Tuesday, May 19, 2009

1 Malaysia : Where to now...Hindraf?

1. Don’t be fooled by the cards! BN may be retreating but their retreat is a strategic retreat. Don’t be foolhardy and rush down the slopes to claim bounties, BN may be maneuvering to outflank the opposition.

2. The trap is still there. Waythamoorthy should not be too heroic to put his demands. Who is he to think that he can get what he wants? Is he fighting for Hindraf’s cause or is he thinking about his brother’s welfare when he issued the statement?

3. You see, the other 4 Hindraf leaders met the advisory panel. That’s the right thing to do. There’s nothing sinister about it. After all, the advisory panel meets every 6 months and it’s a routine procedure for the panel to meet ISA detainees and former detainees.

4. Hindraf must be realistic now. They have make their points and has their fair share of degrading Malaysia abroad. It is time to talk across negotiating table, with both BN and PR. After all, they claim that they are a movement and not a political party.

5. Hindraf 5 have paid for their sacrifice. But at the same time, we have to abide by the laws. Is there anything wrong if the Authorities request P. Uthayakumar to make himself available at Kamunting? There is nothing wrong with that.

6. There is no provision that says ISA ex-detainees are above the law or untouchable by law and need not accede to Authorities’ request. What Waythamoorthy is doing is going on collision course against the Authorities. Is that the right strategy? No, it is not. So what is Waythamoorthy’s strategy? Is he attempting to make an icon out of his brother? If he plans that, then again he is dead wrong.

7. 2009 is far different from 2007. Back then, Hindraf has the support of thousands. Now, barely 2 years later, Hindraf supporters are in different camps. Some return to MIC fold, some follow Theran, some joins PR, some remains outside. In short, HIndraf has lost most of its members. Waythamoorthy may not notice it since he is too far out and detached from Malaysian scene. He is too busy canvassing for Indian parliament support, asking for British support on Malaysia’s domestic issues that has no relevance to both India and Britain.

8. In 2007, the movement has support because the march was organized soon after Bersih rally. The euphoric feeling of successfully outwitting the Authorities to send the declaration to HRH YDP is still there. And the aftereffects help Hindraf’s cause.

9. In 2009, PM 6 has said it “people first, performance now”. Hindraf should capitalise on this and talks to BN before the slogan gets cold. That’s what Hindraf should do. Instead, Hindraf’s Waymoorthy choose to issue warning to Malaysian authorities. This is the case of 2 months too late. Waythamoorthy may be kicking his ass as he is unable to capitalize on his “arrest “ since he has none. So, he choose the next best, by issuing ultimatum to the authorities. And he do it from far away land. He does not put his dare on Malaysian soil. That in itself shows that he is not a “true” Hindraf fighter.

10. What Waythamoorthy should do now is to return to Malaysia and face the music, if there is any. Then he should be consolidating with Hindraf 5 on their next move. First in the agenda should be to meet with all Indian based parties and list out their needs and present them to Malaysian government, and not to third parties Government unless Waythamoorthy feels that he deserved the third party’s citizenship. If that what he wants and opts for, by all means, go for it….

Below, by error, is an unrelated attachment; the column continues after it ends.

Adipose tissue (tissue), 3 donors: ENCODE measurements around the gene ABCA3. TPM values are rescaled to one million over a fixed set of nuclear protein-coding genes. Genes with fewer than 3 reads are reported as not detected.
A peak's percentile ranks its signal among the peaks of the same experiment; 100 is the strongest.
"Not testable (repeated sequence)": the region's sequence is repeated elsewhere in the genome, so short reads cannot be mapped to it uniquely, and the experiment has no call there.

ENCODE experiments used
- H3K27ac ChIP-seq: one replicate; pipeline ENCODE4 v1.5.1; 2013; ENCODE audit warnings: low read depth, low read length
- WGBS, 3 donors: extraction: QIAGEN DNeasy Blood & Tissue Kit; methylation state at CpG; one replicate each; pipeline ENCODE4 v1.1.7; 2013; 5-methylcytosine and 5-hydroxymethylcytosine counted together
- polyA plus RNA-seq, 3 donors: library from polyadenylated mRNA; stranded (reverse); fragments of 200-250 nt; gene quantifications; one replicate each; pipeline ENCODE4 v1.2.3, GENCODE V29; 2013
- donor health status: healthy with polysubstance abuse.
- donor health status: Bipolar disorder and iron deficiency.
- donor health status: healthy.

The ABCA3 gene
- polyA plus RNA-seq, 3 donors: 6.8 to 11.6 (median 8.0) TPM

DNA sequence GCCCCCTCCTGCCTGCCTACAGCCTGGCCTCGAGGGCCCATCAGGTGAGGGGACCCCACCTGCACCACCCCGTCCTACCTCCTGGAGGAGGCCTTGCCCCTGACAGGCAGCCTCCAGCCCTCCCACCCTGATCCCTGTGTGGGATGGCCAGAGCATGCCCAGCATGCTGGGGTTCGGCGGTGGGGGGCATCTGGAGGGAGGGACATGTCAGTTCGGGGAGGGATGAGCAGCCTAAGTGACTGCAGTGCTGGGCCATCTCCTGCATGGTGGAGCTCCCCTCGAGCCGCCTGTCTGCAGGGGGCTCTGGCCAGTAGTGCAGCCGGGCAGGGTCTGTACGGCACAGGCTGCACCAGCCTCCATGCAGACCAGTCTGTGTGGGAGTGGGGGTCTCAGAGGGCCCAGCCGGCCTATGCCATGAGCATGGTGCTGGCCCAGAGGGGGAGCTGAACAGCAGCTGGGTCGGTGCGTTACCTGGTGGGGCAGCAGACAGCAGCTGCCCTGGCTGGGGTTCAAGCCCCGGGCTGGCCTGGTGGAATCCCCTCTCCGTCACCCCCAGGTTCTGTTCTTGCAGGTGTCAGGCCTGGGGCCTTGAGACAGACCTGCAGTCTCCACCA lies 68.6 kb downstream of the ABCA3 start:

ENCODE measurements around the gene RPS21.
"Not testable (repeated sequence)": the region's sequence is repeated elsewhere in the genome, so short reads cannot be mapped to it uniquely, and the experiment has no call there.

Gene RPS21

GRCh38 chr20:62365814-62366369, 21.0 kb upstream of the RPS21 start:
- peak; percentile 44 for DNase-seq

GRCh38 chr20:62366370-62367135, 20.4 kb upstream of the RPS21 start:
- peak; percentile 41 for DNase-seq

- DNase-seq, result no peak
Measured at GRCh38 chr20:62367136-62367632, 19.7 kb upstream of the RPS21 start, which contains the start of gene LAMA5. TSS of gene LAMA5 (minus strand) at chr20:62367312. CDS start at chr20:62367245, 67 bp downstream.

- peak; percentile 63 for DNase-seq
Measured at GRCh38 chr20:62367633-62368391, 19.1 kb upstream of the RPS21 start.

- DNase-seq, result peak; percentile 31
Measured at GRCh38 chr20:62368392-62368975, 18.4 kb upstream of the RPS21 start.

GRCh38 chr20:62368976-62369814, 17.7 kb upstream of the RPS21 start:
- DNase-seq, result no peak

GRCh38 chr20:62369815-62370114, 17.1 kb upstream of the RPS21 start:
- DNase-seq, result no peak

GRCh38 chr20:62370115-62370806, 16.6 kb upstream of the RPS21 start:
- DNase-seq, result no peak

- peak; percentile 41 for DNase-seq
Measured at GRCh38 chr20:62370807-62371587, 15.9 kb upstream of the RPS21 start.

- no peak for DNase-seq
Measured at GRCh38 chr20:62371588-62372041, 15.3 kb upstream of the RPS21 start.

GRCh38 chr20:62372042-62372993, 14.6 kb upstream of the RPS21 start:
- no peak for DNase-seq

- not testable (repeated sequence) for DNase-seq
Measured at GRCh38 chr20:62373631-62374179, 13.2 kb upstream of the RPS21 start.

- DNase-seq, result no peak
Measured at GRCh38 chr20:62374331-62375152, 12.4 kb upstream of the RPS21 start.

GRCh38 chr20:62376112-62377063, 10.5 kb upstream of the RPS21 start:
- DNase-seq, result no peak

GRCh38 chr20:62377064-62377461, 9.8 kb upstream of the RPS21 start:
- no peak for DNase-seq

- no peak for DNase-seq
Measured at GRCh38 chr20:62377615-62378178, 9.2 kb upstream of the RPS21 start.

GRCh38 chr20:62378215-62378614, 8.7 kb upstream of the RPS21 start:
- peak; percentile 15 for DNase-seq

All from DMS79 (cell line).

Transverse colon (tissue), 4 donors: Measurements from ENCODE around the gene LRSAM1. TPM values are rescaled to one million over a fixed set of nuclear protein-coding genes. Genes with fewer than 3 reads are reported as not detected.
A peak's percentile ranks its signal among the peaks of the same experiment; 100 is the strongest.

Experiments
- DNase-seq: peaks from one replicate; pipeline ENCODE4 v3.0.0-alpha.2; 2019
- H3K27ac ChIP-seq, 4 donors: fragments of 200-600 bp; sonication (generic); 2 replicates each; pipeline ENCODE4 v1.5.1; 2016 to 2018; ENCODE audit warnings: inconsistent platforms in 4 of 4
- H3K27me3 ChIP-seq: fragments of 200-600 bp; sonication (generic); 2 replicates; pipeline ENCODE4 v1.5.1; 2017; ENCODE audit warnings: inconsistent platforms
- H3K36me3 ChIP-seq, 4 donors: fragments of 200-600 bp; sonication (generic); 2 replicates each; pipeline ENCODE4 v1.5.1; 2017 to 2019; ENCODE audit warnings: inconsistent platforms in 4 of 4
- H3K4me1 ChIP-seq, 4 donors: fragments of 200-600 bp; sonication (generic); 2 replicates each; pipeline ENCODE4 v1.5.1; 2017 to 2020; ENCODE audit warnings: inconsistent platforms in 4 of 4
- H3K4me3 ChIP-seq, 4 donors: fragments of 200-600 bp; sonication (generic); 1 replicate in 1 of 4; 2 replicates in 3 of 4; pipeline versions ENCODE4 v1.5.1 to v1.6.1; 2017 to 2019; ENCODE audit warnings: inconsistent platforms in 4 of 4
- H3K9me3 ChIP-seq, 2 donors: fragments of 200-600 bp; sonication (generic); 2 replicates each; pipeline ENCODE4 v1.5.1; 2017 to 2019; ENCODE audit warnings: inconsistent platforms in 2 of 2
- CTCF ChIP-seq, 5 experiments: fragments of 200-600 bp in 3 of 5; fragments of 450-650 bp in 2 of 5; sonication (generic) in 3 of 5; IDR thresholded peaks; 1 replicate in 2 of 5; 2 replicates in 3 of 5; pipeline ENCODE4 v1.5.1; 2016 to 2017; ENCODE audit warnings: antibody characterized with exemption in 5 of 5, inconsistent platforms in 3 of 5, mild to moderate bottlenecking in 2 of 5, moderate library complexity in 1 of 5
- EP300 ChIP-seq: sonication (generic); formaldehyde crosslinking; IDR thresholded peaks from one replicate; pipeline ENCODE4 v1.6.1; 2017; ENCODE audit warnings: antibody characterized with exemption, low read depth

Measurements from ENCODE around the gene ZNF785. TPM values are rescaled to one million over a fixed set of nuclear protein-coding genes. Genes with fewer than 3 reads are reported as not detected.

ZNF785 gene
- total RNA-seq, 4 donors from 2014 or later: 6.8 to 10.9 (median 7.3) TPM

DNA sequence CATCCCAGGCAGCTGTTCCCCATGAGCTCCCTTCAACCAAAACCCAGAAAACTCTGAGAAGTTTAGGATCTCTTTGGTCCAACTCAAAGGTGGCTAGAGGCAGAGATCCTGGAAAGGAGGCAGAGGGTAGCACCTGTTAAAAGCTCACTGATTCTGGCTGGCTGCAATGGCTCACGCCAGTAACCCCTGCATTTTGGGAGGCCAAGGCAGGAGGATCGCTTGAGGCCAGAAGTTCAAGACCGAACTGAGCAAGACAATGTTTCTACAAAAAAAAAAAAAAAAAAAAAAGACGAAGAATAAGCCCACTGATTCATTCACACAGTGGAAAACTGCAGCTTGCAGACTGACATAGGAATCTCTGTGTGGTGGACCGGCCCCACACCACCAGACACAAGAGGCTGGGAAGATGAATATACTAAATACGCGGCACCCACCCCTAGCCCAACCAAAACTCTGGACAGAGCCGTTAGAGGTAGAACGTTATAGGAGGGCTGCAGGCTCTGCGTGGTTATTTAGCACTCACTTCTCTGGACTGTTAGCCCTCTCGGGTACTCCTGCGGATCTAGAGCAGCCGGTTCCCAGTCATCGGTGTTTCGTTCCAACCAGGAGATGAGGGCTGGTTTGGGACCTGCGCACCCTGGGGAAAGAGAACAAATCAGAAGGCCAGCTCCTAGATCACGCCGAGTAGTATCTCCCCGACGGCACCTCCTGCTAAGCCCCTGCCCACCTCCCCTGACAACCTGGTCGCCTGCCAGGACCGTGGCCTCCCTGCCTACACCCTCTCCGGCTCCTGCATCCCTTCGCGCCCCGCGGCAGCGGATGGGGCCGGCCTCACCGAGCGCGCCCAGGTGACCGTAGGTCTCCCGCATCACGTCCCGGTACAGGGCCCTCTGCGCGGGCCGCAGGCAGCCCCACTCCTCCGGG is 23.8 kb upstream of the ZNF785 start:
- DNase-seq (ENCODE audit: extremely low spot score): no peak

11. The choice is there. Waythamoorthy’s choice may differ from Hindraf’s needs. If the difference is too great, maybe Waythamoorthy has to part with Hindraf…

12. Till then…G’nite M’sia…wherever u are…


Justice4All said...

I have a slightly different opinion. The ISA being an unjust law, former detainees should not legitimise it by allowing authorities to dictate where they should meet or live or do. I believe that former detainees should disobey such orders. To see the leaders do that will encourage the people to continue the struggle for justice.

I agree that this is a critical time for Hindraf, as you have pointed out. Hindraf needs to carefully think what it wants to achieve & the best way to achieve it. I think they should not break any just laws, and should not use words like "war" to describe their struggle. They should work with other citizens groups better.

nightcaller said...


Thks for ur opinion. First we have to understand the spirit of ISA whereby it was first used as deterence and to protect the country from insurgents. The PM at that time promised that ISA will only be used for a period of 1 year afterwhich it will be subjected to parliamentary review. This was not done and instead ISA was later used for "political detention".

In order to abolish ISA, first the current lawmakers should push for parliamentary review of ISA where it can be thoroughly debated and officially abolished. In the meantime, the detainees and former detainees has to meet with the review board as this will not give the Authorities any reason to keep ISA. If the detainees and former detainees choose to disobey such orders, it will give the Authorities reasons to continue with ISA. This is not the time for public disobedience when all indicators are showing that the ISA laws will be finally laid to rest.

On the Hindraf issue, u correctly pointed out that their leaders should refrain from using metaphorical words like "war" as this will means confrontation with the authorities. Their leaders should now use the opportunity to air their grievances since Samy Vellu and MIC has lost their grapplehold on the Indians.